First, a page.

Tuesday, August 23, 2011

How my character became a case of mistaken identity

I was probably in 11th or 10th grade, when a schoolmate from junior high approached me during lunch period to ask me 'How's Sonny?'
My best friend (still is), got mad at me afterwards and demanded to know why I never told her about this ex-boyfriend named Sonny.

I laughed as it took me a while to calm her down. I explained that Sonny was a comic character I invented while stuck in summer school math class (I would be imprisoned in Summer School almost every year from 5th grade to 11th, with maybe a year or two of respite that I did well enough to move on to the next grade).

Later, thoroughly mollified, my best friend expressed her disbelief at how could an invented character seem so real to a person that they would remember years after?

I reminded her about this anecdote years later and she laughed at how jealous she had felt towards this classmate knowing something about me that she didn't (my best friend and I did not attend the same junior high school).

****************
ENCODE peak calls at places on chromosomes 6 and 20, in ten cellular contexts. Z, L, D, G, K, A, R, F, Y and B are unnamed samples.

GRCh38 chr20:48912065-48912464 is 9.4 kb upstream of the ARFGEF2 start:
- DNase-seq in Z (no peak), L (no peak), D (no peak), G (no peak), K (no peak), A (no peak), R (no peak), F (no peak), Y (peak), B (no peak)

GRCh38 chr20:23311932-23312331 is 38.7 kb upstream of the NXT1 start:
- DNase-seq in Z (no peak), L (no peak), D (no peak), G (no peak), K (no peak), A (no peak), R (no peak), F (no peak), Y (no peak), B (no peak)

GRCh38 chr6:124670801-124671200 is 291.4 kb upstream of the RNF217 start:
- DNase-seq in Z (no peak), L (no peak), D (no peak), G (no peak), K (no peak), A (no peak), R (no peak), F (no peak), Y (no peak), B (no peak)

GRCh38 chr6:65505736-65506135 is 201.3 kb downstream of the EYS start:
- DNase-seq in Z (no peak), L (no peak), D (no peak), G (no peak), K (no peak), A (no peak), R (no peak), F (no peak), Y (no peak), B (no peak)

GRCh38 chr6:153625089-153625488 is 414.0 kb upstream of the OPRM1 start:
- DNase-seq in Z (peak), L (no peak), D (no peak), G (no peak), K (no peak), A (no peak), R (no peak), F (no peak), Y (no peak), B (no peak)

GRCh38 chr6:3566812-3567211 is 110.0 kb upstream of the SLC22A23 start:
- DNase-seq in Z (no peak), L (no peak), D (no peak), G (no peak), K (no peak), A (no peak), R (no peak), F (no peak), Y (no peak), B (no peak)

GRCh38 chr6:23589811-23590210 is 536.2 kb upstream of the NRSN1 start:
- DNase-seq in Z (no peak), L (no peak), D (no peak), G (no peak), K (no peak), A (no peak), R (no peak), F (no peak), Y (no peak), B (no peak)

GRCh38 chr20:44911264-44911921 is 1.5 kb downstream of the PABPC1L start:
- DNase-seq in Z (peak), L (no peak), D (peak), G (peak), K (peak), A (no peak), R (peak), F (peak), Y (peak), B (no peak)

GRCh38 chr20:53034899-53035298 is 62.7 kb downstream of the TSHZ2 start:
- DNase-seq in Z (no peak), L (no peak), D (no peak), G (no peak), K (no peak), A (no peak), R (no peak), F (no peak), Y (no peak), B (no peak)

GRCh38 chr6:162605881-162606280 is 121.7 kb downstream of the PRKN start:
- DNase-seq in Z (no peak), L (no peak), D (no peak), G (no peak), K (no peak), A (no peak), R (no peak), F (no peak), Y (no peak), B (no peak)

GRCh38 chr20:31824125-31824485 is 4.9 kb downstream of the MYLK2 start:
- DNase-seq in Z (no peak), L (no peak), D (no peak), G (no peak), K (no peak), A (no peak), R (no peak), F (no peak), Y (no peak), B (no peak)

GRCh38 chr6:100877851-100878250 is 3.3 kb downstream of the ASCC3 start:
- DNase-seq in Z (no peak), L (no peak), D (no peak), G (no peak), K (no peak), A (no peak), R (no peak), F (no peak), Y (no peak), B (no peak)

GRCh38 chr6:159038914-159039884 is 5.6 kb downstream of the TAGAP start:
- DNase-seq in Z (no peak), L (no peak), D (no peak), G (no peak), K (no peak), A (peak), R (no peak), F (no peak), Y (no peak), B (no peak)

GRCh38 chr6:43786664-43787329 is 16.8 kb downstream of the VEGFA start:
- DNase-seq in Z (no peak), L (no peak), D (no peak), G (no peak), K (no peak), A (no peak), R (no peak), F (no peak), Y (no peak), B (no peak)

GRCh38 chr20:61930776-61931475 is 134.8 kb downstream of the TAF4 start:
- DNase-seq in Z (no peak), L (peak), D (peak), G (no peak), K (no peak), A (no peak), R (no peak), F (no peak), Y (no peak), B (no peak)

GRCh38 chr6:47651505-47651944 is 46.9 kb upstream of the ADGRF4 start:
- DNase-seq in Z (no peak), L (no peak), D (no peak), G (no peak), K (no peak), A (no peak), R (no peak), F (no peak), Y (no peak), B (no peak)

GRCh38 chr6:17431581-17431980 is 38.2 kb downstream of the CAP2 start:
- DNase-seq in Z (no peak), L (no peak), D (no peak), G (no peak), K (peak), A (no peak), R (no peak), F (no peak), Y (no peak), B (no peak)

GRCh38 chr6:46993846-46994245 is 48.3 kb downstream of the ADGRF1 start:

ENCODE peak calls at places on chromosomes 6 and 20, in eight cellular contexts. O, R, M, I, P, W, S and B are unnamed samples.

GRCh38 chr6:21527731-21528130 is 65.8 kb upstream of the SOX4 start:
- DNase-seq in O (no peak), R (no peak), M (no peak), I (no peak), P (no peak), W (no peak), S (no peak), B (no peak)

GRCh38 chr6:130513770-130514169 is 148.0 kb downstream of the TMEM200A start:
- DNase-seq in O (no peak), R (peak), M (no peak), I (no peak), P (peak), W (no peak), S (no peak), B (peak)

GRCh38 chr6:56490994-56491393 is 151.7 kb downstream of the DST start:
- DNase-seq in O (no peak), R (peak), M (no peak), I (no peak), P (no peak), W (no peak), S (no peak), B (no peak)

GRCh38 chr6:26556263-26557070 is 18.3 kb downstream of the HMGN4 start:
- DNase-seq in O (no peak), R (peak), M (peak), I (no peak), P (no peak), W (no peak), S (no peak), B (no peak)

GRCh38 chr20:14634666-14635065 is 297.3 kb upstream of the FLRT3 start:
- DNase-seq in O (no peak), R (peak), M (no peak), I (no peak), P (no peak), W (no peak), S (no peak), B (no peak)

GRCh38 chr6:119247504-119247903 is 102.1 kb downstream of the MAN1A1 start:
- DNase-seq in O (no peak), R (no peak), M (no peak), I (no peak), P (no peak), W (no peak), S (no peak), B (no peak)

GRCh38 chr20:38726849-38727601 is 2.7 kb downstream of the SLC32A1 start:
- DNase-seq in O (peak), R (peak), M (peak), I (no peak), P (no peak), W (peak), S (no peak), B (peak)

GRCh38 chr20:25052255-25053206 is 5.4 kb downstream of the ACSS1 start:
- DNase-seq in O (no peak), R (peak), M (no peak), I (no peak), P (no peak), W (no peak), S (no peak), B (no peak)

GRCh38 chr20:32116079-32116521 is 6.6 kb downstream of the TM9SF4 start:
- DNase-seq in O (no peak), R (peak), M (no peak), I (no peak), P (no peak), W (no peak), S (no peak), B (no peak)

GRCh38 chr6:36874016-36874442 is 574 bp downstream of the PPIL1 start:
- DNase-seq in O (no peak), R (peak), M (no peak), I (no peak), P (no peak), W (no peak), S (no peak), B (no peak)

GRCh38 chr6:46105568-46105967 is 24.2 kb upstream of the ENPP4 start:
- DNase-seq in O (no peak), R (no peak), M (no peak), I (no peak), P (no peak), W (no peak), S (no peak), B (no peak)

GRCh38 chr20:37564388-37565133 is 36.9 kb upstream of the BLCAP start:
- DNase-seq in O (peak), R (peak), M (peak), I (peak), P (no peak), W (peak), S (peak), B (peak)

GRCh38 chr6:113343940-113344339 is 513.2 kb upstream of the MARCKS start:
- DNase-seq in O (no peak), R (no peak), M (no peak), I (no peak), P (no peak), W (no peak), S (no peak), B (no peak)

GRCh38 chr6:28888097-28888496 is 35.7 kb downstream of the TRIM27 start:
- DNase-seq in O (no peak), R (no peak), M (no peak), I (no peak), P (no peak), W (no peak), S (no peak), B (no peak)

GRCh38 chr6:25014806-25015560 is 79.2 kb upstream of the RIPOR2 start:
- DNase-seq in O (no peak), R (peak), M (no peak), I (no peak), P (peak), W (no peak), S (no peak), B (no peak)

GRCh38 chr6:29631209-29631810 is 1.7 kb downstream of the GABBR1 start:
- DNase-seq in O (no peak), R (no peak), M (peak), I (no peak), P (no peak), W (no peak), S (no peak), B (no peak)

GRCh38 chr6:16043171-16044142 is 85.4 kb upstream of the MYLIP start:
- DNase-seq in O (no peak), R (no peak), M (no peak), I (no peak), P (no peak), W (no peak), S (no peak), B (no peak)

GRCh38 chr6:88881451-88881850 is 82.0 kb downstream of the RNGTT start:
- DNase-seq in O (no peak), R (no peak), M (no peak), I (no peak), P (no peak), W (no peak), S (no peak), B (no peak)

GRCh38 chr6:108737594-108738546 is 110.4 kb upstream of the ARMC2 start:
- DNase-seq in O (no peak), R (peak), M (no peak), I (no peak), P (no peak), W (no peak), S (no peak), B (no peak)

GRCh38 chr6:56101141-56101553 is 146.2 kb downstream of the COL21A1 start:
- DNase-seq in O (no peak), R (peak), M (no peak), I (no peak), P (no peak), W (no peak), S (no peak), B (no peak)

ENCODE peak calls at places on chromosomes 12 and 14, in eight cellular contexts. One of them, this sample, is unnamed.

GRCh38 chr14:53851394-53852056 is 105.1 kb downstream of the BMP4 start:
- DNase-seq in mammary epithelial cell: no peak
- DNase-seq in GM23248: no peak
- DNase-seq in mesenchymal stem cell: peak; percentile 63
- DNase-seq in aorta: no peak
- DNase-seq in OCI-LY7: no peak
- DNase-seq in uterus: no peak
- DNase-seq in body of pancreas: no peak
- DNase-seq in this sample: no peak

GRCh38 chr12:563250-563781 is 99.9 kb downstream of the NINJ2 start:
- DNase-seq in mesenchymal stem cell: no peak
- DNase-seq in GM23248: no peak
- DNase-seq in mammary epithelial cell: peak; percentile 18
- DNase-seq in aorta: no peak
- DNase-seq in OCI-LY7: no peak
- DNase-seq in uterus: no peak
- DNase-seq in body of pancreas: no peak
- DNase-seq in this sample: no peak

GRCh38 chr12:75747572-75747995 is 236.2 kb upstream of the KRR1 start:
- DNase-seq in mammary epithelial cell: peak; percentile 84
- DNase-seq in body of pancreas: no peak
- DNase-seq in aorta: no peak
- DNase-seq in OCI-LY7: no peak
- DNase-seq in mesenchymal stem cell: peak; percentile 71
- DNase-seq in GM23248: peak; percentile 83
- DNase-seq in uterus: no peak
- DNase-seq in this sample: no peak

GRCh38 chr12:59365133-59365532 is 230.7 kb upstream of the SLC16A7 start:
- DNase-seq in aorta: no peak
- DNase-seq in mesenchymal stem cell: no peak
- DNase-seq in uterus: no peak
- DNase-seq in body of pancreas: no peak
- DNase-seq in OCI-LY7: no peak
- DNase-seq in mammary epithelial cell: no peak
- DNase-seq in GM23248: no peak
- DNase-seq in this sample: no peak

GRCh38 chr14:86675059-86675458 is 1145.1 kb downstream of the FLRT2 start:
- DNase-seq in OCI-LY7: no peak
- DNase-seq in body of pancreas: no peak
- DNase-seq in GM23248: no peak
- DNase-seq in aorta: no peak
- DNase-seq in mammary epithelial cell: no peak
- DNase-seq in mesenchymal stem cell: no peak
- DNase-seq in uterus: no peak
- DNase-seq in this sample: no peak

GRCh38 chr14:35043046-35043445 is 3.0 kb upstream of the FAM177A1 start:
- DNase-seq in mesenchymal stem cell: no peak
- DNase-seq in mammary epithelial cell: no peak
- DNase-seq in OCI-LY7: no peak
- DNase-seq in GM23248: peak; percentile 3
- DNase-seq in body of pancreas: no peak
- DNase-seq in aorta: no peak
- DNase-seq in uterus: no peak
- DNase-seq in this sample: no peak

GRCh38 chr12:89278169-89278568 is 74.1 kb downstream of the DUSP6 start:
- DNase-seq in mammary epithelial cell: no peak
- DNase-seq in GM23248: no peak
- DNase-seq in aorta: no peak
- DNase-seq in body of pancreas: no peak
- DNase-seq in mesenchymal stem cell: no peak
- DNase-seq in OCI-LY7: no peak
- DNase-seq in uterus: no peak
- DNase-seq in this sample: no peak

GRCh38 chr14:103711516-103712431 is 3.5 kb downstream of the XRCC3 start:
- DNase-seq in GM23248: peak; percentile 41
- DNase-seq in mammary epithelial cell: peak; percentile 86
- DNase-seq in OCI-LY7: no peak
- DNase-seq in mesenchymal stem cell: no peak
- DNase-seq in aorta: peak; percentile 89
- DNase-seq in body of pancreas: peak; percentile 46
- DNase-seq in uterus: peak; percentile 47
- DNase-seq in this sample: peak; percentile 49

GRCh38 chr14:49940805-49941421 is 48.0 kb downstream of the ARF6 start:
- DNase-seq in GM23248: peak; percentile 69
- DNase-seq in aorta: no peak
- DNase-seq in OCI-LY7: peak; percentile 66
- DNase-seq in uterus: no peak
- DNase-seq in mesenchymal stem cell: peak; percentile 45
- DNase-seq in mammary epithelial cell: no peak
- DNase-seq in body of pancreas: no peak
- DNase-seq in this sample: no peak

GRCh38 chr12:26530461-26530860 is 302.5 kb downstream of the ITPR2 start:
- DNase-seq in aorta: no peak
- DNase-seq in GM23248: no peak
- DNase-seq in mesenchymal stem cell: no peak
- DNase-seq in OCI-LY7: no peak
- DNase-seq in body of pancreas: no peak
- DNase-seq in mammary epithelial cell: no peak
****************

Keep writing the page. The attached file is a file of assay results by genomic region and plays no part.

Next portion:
Birth of A Character

Bored out of my skull, and stuck in a class whose subject proved my greatest enemy for most of my academic life (Math), drawing a comic book was my only release.

I was puny, a loner, and nerdy. I wore glasses, had braces near the end of junior high into high school, where the wretched railway system was blessedly removed (Thank Heavens!), and I was bullied for one less thing, which was a blessing in and of itself.

Drawing was always an escape, like reading, and so I concocted a group of high school friends (Kids always want their heroes older) and they were: bears, cats and dogs.

I used notebook paper, drew the panels, inked, colored and put in the word balloons.
The story took most of Math period and through endless viewing of the school movie "Summer School" (how appropriate! Cool movie, by the way).

Soon, classmates were actually waiting for me to finish it.
I made a copy in the school library, kept the original, and watched like wildfire as the copy changed hands. I received praise and criticism alike : "I like his hairstyle!" "I didn't like the ending!" There were cries for a sequel.
I didn't have the marketing sense then: Had I sold each page for a dollar, my classmates would have paid it, and I would've made a tidy little sum to spend at the end of summer.

This episode on the power of my words escaped me many times after.
I would finally GET IT when I ended up in one of the few honors classes I'd take in high school.

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